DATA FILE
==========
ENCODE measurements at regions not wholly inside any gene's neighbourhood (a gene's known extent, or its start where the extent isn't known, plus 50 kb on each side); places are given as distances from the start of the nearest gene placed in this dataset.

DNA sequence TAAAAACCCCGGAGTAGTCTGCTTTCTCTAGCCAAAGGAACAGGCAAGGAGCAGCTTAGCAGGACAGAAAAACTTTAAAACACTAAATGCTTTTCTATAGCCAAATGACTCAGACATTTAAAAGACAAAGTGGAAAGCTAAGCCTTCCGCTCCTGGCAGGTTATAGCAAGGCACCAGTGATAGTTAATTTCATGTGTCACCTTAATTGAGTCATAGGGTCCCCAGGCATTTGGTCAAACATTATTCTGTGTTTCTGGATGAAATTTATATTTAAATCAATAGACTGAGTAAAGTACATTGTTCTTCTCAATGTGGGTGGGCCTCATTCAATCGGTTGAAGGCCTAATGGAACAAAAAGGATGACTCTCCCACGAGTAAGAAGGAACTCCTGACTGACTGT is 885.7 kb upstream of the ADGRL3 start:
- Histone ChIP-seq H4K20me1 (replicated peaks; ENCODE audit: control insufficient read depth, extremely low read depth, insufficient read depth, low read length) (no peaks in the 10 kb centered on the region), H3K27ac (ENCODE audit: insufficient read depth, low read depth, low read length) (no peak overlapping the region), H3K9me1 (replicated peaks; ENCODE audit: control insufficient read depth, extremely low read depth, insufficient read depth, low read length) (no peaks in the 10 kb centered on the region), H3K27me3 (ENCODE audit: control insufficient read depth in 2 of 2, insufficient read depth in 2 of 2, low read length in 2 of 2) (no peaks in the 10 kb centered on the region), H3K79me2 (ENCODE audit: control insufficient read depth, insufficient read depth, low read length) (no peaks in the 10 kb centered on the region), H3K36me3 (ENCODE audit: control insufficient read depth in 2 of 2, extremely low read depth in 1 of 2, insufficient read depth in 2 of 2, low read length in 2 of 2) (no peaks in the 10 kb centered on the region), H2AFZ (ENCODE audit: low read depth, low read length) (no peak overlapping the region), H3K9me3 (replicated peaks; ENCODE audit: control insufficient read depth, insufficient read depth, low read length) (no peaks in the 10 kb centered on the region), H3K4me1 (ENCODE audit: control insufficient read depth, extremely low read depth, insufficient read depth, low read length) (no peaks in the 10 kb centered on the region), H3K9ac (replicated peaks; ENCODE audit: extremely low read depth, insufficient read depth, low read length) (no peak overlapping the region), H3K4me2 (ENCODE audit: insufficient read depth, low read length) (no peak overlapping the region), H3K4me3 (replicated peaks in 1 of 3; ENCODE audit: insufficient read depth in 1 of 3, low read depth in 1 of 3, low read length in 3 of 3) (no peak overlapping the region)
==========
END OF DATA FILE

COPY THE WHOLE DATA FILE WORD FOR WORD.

ENCODE measurements at regions not wholly inside any gene's neighbourhood (a gene's known extent, or its start where the extent isn't known, plus 50 kb on each side); places are given as distances from the start of the nearest gene placed in this dataset.

DNA sequence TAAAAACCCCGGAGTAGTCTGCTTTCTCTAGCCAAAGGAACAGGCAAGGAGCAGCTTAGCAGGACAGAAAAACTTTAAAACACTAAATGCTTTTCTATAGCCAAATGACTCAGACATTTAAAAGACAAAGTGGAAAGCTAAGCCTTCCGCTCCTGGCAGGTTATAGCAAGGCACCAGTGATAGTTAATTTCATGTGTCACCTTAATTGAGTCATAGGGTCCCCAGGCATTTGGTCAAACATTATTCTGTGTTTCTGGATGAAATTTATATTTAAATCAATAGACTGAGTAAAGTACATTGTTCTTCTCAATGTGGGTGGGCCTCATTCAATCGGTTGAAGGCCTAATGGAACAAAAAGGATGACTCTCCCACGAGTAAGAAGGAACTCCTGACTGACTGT is 885.7 kb upstream of the ADGRL3 start:
- Histone ChIP-seq H4K20me1 (replicated peaks; ENCODE audit: control insufficient read depth, extremely low read depth, insufficient read depth, low read length) (no peaks in the 10 kb centered on the region), H3K27ac (ENCODE audit: insufficient read depth, low read depth, low read length) (no peak overlapping the region), H3K9me1 (replicated peaks; ENCODE audit: control insufficient read depth, extremely low read depth, insufficient read depth, low read length) (no peaks in the 10 kb centered on the region), H3K27me3 (ENCODE audit: control insufficient read depth in 2 of 2, insufficient read depth in 2 of 2, low read length in 2 of 2) (no peaks in the 10 kb centered on the region), H3K79me2 (ENCODE audit: control insufficient read depth, insufficient read depth, low read length) (no peaks in the 10 kb centered on the region), H3K36me3 (ENCODE audit: control insufficient read depth in 2 of 2, extremely low read depth in 1 of 2, insufficient read depth in 2 of 2, low read length in 2 of 2) (no peaks in the 10 kb centered on the region), H2AFZ (ENCODE audit: low read depth, low read length) (no peak overlapping the region), H3K9me3 (replicated peaks; ENCODE audit: control insufficient read depth, insufficient read depth, low read length) (no peaks in the 10 kb centered on the region), H3K4me1 (ENCODE audit: control insufficient read depth, extremely low read depth, insufficient read depth, low read length) (no peaks in the 10 kb centered on the region), H3K9ac (replicated peaks; ENCODE audit: extremely low read depth, insufficient read depth, low read length) (no peak overlapping the region), H3K4me2 (ENCODE audit: insufficient read depth, low read length) (no peak overlapping the region), H3K4me3 (replicated peaks in 1 of 3; ENCODE audit: insufficient read depth in 1 of 3, low read depth in 1 of 3, low read length in 3 of 3) (no peak overlapping the region)